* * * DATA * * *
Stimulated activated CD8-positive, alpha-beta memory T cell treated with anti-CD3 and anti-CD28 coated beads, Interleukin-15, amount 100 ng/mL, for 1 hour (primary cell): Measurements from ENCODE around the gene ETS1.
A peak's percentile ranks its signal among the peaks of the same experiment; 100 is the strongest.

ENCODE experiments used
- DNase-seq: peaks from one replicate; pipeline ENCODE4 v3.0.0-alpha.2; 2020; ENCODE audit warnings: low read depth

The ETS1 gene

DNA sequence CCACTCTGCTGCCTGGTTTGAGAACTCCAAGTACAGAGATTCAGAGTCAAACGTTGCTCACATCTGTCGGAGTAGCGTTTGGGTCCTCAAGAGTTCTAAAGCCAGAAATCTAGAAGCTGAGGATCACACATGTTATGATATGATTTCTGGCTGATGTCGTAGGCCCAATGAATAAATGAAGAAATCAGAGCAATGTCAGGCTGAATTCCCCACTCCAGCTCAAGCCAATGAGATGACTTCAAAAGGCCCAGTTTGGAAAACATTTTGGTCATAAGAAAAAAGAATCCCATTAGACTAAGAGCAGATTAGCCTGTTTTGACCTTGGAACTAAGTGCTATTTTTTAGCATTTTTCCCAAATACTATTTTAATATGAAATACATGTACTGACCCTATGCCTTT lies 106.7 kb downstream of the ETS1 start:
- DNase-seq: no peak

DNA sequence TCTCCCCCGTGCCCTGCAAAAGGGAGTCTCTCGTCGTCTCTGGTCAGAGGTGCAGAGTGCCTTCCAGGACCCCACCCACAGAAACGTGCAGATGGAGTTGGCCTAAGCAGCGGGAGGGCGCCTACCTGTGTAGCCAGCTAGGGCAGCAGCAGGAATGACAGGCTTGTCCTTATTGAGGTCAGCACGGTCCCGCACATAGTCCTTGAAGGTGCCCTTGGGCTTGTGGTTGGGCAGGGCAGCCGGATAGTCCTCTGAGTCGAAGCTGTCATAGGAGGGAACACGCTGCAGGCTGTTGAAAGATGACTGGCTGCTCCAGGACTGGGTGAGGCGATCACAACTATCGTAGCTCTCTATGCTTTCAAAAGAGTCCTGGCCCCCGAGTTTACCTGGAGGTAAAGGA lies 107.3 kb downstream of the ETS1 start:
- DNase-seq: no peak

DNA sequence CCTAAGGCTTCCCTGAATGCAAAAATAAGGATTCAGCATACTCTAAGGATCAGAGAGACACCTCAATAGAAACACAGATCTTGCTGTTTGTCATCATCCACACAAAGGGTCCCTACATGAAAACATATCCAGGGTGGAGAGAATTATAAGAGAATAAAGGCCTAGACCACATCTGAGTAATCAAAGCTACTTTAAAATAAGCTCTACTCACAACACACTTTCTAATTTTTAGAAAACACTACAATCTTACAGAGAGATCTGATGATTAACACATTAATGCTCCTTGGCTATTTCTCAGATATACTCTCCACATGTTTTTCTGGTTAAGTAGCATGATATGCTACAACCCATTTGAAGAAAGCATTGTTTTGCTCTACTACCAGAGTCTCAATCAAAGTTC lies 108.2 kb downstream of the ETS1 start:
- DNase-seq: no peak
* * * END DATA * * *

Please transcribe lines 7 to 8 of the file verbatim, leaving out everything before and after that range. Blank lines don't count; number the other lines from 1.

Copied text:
- DNase-seq: no peak

DNA sequence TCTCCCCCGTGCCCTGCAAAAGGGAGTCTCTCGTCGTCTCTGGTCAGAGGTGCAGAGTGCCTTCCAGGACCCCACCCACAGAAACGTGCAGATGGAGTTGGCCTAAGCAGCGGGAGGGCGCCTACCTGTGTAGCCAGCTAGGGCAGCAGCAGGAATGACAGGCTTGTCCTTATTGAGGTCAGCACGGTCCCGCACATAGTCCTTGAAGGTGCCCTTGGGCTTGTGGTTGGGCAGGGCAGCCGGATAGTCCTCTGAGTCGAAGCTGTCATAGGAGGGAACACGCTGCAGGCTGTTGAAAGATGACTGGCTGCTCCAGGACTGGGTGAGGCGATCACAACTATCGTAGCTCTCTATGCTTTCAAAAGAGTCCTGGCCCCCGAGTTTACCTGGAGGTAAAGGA lies 107.3 kb downstream of the ETS1 start: